08 December 2011

Project Gutenberg

Most people don't know that I've been volunteering as a proofreader for Project Gutenberg for around a year now. I've been doing it on a casual basis--whenever I have some spare time on weekends and such.  This online volunteer community where I belong is called Distributed Proofreaders, and our task is to proofread and convert public domain books into e-books. After multiple rounds of proofreading, formatting and post-processing, these books are finally submitted to the Project Gutenberg (PG) archive to be preserved--forever, we hope!

I infinitely prefer the sensation of holding and reading a book in printed form, but I have to admit that the idea of preserving a literary work--into something even as terribly modern as an e-book--is still a task both sacred and profound.  Although we don't see ourselves regressing into a book-burning society (God forbid) anytime soon, I secretly would like to think that Project Gutenberg exists not just to make books available to everyone for free, but to ensure that there's a Plan B in the highly improbable but not completely impossible event of the printed book becoming extinct or outlawed some day. (Hey, if you've read Fahrenheit 451, you'd be paranoid, too.)

Distributed Proofreaders (DP)'s concept is simple: to speed up the conversion of thousands and thousands of books into digital form, volunteers can work together on a book at the same time.  That way, a book can be proofread and submitted into the PG archive faster than if it were just a one person-one book assignment.  Workload is divided into pages; all the community asks of you is to edit at least a page a day.  More than one, if you can.  My best day ever was when I did 15 pages straight.  One can't proofread too much in one sitting (unless you're used to it) due to eye fatigue and a subsequently increased likelihood of committing proofreading errors.

Just some really nice overall stats found on the site

The objective isn't to correct or change the meaning of the text at all (what a big no-no) but to proofread and format it in such a way to make it ready for e-book conversion.  We're not talking about just exporting books into PDF and such.  The e-book formatting process isn't as simple as that.

This online project is such a completely organized system, with all the proofreading and formatting guidelines listed down.  There's even a handy one-pager guide for quick reference. Every newbie starts off at the Proofreading Round 1 (P1, for short) level, and has to work his/her way up to the next levels.  To graduate from P1 alone, you need to proofread a minimum of 300 pages AND pass a proofreading quiz.  I like how I can see my personal stats on the DP site--stats such as my overall ranking (my kingdom for a top 10 spot in DP someday!), how many pages I've completed per day, which book projects I've worked on, and how many more pages to go in order for me to move up to the next level.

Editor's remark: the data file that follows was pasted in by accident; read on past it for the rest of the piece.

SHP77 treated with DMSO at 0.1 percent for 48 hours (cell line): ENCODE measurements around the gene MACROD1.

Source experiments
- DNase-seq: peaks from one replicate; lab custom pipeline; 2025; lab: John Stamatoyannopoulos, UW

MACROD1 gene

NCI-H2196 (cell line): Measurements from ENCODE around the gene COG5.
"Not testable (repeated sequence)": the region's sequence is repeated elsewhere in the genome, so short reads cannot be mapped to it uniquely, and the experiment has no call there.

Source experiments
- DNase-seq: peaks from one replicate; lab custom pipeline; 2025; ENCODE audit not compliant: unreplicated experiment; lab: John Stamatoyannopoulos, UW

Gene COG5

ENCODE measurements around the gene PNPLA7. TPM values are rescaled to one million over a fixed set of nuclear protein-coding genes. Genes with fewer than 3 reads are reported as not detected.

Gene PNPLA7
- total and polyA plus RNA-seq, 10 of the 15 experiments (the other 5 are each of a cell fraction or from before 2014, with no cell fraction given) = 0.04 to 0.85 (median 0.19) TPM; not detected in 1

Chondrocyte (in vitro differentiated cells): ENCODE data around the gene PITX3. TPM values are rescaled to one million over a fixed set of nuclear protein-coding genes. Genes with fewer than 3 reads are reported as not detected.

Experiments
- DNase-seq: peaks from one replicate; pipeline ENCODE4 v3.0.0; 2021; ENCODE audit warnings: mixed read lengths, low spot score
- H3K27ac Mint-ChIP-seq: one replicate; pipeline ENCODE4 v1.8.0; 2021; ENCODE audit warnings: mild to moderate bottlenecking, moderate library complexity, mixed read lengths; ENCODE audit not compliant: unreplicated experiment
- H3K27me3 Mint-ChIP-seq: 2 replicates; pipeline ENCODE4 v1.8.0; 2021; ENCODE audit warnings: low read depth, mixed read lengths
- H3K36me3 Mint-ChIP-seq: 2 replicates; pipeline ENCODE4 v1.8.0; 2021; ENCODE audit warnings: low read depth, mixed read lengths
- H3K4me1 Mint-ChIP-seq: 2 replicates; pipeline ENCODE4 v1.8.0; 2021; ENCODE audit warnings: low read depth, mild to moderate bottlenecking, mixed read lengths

But the best thing about this project, really, is that I get to read while editing.  DP volunteers are encouraged to work on just around five pages per book and then move on to another book. This is a wise strategy, because you need to have everyone focusing on getting batches of books ready for e-book conversion. Plus, one needs to try out different types of texts in order to be more exposed to various proofreading challenges. But even if editing five pages per book would mean just literally reading snippets of a text, I find the task enjoyable.  It's like reading all these mini stories in one sitting.

Besides, volunteers have the freedom to choose which books they can edit. I normally go for the English novels on the list, with a history book now and then. An unforgettable piece I worked on was Edmund Spenser's poem 'The Shepheard's Calendar.' What a handful. (Click on the screenshot below for a better view.)

It's a nice feeling to get an email notification from DP every time a book I've worked on in the past has been submitted to the Project Gutenberg archive.  Not every person downloading and reading that novel on his/her e-reader device would realize that dozens of individuals actually proofread and transformed it into an e-book that he/she could enjoy.  I always feel like I gave birth somehow (along with the rest of the volunteers) and sent a book out into the digital space for it to be forever preserved and appreciated.    
I like to think it's the romantic modern-day equivalent of monks copying and illustrating these manuscripts commissioned by kings and influential individuals in their time.

A labor so sacred and profound.

1 comment:

  1. Great work Gina! And you write about it really well. I love the idea of you scribbling away in a cloister like a medieval monk. Yeah, I've read Fahrenheit 451 - the temperature at which paper burns if I remember right? I think Chairman Mao was the latest practitioner of that dark art. You should proofread some Confucian poetry just to get him back.